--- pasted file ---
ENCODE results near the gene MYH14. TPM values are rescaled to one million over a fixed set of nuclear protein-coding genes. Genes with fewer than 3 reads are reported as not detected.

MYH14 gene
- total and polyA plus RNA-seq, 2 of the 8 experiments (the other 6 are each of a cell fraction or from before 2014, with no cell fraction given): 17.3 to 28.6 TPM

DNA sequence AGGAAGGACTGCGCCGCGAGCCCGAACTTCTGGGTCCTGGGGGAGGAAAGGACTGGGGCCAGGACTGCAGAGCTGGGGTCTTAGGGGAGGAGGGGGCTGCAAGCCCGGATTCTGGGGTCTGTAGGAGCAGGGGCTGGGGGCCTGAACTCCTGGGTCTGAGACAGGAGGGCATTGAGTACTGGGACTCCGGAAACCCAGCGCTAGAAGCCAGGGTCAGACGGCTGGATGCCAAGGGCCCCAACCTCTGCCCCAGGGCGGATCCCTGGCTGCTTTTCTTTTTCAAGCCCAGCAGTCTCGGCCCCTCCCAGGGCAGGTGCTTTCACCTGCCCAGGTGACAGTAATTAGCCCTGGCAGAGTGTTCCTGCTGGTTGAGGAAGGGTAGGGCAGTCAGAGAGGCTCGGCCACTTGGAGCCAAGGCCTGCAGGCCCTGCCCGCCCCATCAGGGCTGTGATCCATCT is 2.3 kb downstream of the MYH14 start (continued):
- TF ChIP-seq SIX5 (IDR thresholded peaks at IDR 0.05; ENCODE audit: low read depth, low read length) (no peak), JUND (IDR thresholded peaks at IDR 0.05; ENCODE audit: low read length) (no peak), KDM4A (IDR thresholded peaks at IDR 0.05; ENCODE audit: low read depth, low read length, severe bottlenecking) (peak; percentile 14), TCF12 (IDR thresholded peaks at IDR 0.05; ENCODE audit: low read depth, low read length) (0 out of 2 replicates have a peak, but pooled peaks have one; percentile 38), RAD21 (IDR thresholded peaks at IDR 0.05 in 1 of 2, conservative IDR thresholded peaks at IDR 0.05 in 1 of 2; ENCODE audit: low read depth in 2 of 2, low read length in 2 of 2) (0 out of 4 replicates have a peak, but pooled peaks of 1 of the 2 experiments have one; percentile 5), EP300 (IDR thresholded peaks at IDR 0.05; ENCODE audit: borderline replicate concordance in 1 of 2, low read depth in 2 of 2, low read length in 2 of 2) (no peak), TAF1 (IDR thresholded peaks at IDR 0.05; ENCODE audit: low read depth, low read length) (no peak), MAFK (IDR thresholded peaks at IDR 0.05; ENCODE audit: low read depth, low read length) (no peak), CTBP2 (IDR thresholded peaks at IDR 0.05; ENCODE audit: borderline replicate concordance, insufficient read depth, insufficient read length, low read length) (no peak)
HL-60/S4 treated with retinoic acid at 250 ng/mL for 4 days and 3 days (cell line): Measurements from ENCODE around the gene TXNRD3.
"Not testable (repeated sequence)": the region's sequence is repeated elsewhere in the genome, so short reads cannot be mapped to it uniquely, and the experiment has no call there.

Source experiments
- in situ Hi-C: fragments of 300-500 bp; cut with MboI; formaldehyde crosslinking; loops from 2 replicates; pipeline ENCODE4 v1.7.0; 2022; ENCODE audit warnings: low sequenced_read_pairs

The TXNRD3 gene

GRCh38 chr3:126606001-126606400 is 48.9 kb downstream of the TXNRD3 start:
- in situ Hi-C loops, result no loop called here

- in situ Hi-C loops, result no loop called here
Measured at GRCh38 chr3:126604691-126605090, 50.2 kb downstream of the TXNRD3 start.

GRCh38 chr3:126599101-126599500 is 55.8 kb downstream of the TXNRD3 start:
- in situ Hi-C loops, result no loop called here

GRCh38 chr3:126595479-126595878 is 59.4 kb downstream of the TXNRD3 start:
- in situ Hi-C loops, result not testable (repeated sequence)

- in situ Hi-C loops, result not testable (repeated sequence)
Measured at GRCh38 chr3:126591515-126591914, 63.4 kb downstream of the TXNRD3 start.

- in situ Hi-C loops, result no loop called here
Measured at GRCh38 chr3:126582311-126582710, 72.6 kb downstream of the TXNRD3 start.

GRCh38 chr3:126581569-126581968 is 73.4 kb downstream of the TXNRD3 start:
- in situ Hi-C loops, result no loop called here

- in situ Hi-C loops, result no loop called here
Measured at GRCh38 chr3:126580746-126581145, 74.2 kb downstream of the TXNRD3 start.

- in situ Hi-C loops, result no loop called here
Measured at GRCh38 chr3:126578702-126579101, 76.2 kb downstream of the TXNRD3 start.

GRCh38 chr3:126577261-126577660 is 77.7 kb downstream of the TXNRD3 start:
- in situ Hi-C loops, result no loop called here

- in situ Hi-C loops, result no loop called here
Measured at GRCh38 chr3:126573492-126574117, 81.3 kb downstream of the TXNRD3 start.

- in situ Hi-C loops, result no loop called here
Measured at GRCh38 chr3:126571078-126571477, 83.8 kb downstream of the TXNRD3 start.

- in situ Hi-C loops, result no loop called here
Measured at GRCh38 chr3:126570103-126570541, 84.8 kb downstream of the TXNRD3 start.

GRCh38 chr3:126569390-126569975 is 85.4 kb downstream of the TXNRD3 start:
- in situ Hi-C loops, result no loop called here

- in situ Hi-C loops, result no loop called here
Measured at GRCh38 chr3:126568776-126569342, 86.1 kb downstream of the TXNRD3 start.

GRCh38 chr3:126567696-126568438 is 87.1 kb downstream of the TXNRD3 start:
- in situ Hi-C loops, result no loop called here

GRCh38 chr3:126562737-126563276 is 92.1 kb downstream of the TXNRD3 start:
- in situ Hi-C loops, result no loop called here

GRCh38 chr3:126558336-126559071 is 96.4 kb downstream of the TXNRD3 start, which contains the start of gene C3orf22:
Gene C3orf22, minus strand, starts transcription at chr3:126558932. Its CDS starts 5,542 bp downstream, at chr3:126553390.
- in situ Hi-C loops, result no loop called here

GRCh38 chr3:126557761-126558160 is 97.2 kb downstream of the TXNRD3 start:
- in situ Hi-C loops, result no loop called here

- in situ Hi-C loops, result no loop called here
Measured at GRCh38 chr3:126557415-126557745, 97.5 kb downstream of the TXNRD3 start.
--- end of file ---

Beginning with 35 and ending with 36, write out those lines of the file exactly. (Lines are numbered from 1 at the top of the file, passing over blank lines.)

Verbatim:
- in situ Hi-C loops, result no loop called here
Measured at GRCh38 chr3:126570103-126570541, 84.8 kb downstream of the TXNRD3 start.